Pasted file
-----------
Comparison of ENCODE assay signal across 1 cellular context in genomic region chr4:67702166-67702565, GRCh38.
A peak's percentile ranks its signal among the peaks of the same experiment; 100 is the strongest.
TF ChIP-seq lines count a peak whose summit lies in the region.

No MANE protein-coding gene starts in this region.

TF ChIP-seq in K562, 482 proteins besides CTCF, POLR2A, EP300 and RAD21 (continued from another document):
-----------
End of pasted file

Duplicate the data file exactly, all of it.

Comparison of ENCODE assay signal across 1 cellular context in genomic region chr4:67702166-67702565, GRCh38.
A peak's percentile ranks its signal among the peaks of the same experiment; 100 is the strongest.
TF ChIP-seq lines count a peak whose summit lies in the region.

No MANE protein-coding gene starts in this region.

TF ChIP-seq in K562, 482 proteins besides CTCF, POLR2A, EP300 and RAD21 (continued from another document):